So what is new? First of all there are currently four … soon to be five … new commissioners.  They are going to be fun to watch.  It has already started.   I attended their annual retreat held last week.  Unfortunately the audience could be counted on one hand.  Obviously they weren’t expecting a large crowd since there was very limited parking and room for an audience.  The agenda and the facilitator were thorough and very professional.  It was a chance to see the new Commissioners in action so here are a few first impressions. 

Joy Atkinson (South Los Angeles), the most recent addition, expressed shock that the Commissioners have no real power.  They can suggest, cajole, advise but cannot implement new policies. She has served on other Commissions and has no difficulty in expressing her opinion.  I think she will be an active participant and not terribly accepting of “no you can’t do that.” 


Lydia Grant (North Valley) is a whirling dervish of activity.  So far, since her appointment, she has attended 25 different NC Board meetings in and out of her territory.  She explains it by saying she wants to know what is actually going on instead of the Commissioners just listening to each other. She has been instrumental in getting Kevin James and the Public Works Department to ask for a Public Works representative from each NC. Street services are a big factor for Los Angeles residents.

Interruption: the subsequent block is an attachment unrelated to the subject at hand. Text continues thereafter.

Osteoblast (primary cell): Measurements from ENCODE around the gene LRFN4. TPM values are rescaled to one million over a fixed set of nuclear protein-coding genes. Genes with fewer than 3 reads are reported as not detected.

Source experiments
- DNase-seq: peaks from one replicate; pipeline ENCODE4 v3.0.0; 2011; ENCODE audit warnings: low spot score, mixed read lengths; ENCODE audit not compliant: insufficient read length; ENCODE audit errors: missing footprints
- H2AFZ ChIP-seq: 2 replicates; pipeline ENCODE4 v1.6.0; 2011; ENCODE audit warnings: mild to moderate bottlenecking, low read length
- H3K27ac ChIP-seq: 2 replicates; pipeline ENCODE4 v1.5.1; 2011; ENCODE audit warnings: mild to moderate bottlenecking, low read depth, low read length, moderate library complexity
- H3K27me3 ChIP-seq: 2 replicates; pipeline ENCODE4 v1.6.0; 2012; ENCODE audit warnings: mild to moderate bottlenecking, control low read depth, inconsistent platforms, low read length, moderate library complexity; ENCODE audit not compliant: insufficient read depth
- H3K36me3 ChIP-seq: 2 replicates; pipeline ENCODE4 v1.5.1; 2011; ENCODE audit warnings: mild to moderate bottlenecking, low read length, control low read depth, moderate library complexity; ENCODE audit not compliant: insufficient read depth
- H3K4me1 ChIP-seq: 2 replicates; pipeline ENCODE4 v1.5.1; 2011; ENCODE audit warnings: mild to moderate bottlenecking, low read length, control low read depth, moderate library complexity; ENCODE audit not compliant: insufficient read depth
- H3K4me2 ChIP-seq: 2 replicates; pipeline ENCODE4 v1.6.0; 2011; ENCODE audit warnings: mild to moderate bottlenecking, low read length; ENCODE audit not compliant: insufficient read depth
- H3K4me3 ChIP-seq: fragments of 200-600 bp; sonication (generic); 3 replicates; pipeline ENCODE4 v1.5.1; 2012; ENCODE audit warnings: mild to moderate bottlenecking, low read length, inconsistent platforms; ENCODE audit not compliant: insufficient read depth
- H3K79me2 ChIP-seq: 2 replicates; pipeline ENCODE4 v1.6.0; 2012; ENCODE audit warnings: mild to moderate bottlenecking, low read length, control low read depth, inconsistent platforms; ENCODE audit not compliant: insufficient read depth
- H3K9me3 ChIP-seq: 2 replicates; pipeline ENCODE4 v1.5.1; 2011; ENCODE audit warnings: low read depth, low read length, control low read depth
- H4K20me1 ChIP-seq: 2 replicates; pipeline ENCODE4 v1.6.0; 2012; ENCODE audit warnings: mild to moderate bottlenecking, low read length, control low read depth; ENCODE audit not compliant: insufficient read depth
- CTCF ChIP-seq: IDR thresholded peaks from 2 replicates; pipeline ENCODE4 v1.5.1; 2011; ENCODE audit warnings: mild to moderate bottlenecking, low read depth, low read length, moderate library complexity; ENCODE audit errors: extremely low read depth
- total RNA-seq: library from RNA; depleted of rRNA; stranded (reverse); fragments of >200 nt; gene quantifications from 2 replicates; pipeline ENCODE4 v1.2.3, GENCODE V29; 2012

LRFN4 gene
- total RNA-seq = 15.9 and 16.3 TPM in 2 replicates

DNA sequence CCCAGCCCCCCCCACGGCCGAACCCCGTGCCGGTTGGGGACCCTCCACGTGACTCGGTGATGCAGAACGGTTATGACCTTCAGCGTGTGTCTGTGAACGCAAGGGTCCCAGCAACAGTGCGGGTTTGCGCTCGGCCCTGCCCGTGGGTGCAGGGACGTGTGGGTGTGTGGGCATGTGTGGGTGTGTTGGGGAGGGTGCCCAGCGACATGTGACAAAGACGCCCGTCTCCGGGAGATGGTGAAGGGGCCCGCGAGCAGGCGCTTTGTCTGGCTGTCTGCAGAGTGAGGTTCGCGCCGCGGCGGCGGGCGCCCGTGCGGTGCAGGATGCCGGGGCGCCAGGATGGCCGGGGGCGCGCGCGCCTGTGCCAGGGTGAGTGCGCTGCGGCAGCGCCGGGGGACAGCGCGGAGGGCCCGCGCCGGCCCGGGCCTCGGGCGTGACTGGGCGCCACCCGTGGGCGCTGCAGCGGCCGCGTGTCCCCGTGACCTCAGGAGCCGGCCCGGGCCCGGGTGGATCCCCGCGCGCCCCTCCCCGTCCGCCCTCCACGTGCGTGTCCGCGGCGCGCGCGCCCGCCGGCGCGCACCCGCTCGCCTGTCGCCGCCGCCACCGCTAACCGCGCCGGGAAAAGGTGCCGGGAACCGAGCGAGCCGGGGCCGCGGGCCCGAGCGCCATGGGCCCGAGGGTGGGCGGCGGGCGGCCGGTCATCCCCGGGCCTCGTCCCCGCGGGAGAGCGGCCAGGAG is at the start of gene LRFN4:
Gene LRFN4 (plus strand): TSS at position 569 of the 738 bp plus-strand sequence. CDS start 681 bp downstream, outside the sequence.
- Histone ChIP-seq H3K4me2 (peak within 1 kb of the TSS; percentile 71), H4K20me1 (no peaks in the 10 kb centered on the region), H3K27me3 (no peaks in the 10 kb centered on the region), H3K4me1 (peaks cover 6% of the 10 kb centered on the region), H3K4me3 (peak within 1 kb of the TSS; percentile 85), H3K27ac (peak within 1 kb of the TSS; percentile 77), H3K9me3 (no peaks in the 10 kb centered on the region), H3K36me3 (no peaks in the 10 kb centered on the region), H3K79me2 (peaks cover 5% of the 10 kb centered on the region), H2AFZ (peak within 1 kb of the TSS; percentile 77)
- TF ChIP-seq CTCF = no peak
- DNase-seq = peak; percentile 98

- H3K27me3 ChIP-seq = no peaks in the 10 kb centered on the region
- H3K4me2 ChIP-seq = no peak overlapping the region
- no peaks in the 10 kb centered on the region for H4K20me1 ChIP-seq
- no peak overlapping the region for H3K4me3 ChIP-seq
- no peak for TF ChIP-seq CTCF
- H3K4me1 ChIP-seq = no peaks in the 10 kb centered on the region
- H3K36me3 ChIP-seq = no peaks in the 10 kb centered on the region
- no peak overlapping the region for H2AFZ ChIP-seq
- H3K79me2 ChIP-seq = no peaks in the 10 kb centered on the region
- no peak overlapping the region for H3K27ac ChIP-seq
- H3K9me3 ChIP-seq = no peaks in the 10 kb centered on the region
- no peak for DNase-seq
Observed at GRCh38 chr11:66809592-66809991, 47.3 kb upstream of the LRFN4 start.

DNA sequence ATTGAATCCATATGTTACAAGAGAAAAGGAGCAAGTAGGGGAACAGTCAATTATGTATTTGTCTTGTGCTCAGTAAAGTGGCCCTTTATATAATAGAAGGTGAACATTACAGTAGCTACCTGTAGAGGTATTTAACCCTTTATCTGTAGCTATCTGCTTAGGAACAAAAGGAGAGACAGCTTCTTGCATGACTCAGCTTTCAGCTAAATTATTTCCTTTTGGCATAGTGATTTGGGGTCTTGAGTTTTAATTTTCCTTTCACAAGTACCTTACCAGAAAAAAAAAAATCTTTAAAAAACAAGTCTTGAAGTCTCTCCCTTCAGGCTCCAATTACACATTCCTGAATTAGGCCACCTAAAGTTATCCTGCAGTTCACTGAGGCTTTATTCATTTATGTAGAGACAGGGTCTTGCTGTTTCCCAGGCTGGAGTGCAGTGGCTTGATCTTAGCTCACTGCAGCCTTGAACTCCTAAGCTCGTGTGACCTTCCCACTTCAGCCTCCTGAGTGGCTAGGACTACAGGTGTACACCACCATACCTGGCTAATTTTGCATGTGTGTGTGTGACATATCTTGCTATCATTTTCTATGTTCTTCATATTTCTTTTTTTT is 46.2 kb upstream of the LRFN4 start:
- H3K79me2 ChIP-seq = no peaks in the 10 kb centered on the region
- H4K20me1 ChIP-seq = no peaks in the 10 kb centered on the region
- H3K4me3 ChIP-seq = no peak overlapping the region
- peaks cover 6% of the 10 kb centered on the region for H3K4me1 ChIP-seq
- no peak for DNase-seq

Victor Medina, (Harbor), gets impatient with minutia.  I detect a “let’s get this done” attitude rather than talking it to death.  

Olivia Rubio, (East LA/Boyle Heights) has an elegant way of listening- not always talking- but when she does- it is right to the point. 

The two long time Commissioners, Karen Mack, (Central Los Angeles) President and Len Shaffer (South Valley) Vice President, are going to find themselves in a new ball park. 

BONC is going to be evaluated like the rest of the City commissions and agencies.  If these seven appointed officials are going to truly be the NC conduit to our local government, they have their work cut out for them.  I am cautiously optimistic.


I am still getting emails from all over the City regarding the “bullying” situation.  BONC, EmpowerLA and the City Attorney’s office are supposed to come up with some guidelines.  It is again a question of first amendment rights vs. bad behavior.  More grievances have been filed against the Neighborhood Empowerment Associates (NEA).  There has been no resolution to the grievance filed by the NEA’s against the peer volunteer mentoring group- Counsel for Councils (C4C).


Some good things are happening. The Mayor is sending his second round of the “Pot Hole” Blitz to various neighborhoods.  Neighborhood Councils like Reseda, are having monthly “clean up the streets” programs. Public safety events are being held throughout the City.  

Department of Water and Power has a new General Manager. There may even be some answers to the missing 40 million dollar boondoggle. We even got some rain. 

As always I welcome your comments and suggestions.


(Denyse Selesnick is a Board member, 2014 Election Chair and Vice Chair of the Outreach Committee for the Tarzana Neighborhood Council.  She is a contributor to CityWatch covering activities and policies in NC Land. She can be reached at [email protected]






Vol 12 Issue 10

Pub: Feb 4, 2014